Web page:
ZANESVILLE, Ohio -- As it cuts a squiggly track through the southeast Ohio hill country, the Muskingum River might seem like an unlikely battlefront in the war to keep Asian carp out of the Great Lakes, but the results of a recent study indicate these dreaded invaders could be present near there and pushing north toward a gateway to the Lake Erie watershed.
Multiple water samples taken from the Muskingum River last fall carried the environmental signature of bighead carp, an invasive species threatening the ecosystem of the Great Lakes. A report released Friday by the Nature Conservancy -- in conjunction with the Muskingum Watershed Conservancy District, the Ohio Department of Natural Resources, and researchers from Central Michigan University -- indicated 10 of the 222 samples from the river tested positive for bighead carp eDNA.
Asian carp have been established in the Ohio River for more than a decade, but these eDNA results indicate the fish could be present in the Muskingum some 80 miles north of where the Muskingum joins the Ohio at Marietta.
The Muskingum has a series of old dams and deteriorating locks, but if the genetic evidence is accurate, those have not provided a significant impediment to the carp moving up the river system.
"This information seems to indicate they have already gotten past the dams," said John Navarro of the Ohio Department of Natural Resources. "They've shown no tendency to slow down. They are barreling up these waterways."
The Asian carp fight has been going on for at least two decades and involves a cadre of state and federal agencies.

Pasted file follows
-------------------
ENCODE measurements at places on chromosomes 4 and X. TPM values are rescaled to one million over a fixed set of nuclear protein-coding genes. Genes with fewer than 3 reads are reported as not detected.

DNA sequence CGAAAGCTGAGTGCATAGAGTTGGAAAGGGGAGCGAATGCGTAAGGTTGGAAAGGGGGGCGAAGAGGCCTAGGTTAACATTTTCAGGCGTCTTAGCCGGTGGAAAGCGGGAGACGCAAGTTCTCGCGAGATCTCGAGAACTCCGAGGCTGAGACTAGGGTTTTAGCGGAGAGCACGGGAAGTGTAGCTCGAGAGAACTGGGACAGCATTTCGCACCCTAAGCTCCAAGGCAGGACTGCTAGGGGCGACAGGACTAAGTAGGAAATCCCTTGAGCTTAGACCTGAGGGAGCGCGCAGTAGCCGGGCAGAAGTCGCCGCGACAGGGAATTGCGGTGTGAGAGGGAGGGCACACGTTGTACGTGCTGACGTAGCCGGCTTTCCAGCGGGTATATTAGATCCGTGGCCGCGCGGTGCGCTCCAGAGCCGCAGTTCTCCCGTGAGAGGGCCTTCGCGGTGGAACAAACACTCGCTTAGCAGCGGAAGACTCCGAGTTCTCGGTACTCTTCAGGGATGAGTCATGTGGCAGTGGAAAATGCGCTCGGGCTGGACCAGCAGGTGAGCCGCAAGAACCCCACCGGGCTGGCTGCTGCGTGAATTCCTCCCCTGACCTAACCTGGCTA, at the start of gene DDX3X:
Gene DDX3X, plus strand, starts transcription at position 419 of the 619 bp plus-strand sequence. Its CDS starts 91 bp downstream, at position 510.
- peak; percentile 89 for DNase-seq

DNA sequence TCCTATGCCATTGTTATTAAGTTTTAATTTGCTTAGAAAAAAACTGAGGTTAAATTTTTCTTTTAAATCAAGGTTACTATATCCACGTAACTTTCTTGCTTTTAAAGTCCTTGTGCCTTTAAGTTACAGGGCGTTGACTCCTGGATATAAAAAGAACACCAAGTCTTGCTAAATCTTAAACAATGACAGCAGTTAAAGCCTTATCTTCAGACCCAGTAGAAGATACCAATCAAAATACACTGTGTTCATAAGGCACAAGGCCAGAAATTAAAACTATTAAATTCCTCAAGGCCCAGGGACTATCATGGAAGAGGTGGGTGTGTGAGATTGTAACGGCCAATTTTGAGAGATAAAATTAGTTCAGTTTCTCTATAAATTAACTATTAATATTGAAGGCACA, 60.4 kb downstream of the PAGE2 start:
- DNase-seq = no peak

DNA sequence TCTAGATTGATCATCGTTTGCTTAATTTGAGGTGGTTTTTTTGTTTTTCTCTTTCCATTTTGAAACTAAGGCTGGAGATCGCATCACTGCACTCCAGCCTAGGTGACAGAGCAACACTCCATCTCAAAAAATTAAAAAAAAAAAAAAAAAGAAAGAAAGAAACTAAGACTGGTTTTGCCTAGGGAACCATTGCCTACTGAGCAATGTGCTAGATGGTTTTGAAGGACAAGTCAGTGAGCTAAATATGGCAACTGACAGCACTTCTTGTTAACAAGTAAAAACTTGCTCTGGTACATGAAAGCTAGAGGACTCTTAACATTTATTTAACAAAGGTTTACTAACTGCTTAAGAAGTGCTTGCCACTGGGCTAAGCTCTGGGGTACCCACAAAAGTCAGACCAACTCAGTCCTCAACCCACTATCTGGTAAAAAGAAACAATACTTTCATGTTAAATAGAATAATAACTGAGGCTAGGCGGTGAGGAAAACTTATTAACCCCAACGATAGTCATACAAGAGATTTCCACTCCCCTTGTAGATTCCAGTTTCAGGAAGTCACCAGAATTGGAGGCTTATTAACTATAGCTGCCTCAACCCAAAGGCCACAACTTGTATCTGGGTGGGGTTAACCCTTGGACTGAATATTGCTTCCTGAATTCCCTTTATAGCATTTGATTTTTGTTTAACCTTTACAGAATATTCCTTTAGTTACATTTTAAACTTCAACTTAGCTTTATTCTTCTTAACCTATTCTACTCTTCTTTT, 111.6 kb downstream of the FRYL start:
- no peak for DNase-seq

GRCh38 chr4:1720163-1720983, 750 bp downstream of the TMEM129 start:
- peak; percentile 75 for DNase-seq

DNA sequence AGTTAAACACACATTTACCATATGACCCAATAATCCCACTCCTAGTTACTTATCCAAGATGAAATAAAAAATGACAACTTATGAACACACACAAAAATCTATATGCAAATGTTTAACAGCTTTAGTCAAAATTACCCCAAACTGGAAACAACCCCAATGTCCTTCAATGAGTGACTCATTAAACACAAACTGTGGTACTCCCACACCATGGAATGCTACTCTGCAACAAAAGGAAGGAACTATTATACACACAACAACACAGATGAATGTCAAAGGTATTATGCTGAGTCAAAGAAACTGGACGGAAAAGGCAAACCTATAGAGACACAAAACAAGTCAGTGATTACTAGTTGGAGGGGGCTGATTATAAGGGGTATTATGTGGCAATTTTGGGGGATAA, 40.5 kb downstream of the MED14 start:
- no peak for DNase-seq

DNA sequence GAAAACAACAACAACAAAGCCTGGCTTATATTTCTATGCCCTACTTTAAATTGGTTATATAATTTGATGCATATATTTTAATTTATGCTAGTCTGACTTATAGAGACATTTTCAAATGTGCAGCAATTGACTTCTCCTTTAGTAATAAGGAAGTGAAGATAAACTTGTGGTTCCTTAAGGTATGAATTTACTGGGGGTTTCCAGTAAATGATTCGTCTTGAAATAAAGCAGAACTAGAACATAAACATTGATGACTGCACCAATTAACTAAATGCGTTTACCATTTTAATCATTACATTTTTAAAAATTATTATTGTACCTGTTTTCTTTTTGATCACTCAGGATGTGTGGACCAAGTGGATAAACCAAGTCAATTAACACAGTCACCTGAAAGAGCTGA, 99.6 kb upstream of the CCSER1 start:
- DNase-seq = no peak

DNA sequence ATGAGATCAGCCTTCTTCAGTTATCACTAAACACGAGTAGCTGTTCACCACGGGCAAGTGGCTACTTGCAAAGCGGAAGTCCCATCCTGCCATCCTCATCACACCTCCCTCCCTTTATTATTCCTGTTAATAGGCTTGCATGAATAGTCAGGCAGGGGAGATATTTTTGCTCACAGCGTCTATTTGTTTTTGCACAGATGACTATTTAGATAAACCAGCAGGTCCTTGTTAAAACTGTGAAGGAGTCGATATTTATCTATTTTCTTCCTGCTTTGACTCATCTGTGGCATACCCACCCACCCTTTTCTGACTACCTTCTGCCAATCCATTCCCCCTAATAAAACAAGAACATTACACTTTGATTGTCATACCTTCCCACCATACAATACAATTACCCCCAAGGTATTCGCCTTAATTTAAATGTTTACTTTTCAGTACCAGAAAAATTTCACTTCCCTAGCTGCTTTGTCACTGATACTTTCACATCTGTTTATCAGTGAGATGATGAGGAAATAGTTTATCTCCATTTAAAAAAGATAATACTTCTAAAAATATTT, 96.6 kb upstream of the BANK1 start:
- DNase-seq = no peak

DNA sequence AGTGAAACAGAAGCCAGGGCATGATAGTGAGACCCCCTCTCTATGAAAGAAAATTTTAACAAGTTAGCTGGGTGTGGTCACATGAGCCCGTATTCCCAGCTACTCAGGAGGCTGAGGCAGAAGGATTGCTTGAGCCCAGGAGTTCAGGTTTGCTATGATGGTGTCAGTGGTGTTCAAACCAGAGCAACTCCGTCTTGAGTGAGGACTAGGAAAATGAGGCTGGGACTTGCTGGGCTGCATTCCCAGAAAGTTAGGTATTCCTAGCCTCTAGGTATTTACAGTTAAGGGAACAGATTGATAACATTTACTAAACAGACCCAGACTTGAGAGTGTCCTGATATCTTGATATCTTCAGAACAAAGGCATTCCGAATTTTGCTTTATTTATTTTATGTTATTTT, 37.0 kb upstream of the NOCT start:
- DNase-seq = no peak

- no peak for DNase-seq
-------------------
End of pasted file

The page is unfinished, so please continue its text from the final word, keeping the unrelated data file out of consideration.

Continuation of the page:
The term Asian carp refers to four invasive species that present various levels of threat to the waterways of the U.S. and the Great Lakes: bighead, silver, grass and black carp.
Bighead and silver carp were imported in the 1970s to help control algae in fish farms in Arkansas, and reached the Mississippi River system either by escaping those facilities during floods, or by accidental introduction. These two species have been surging across the watershed ever since, and are the most destructive. They are filter feeders that devour plankton, depleting the food sources for native fish. They thrive in nutrient rich waters, such as those offered by the Muskingum River or western Lake Erie, and are prolific breeders.
Grass carp consume aquatic vegetation and destroy habitats of native fishes, while black carp eat snails and mussels and are a threat to those species.
Bighead and silver carp now dominate large stretches of the Missouri, Mississippi and Illinois rivers, making up as much as 90 percent of the fish in places. Their primary access route to the Great Lakes would be through the Chicago Sanitary and Ship Canal, a man-made link between the Mississippi Watershed and Lake Michigan. An electrical barrier operated about 30 miles from Lake Michigan is intended to keep them out of the Great Lakes, but biologists and politicians in Ohio and Michigan have clamored for a closing of the canal.
The Block News Alliance consists of the Pittsburgh Post-Gazette and The Blade of Toledo, Ohio. Matt Markey is outdoors editor at The Blade.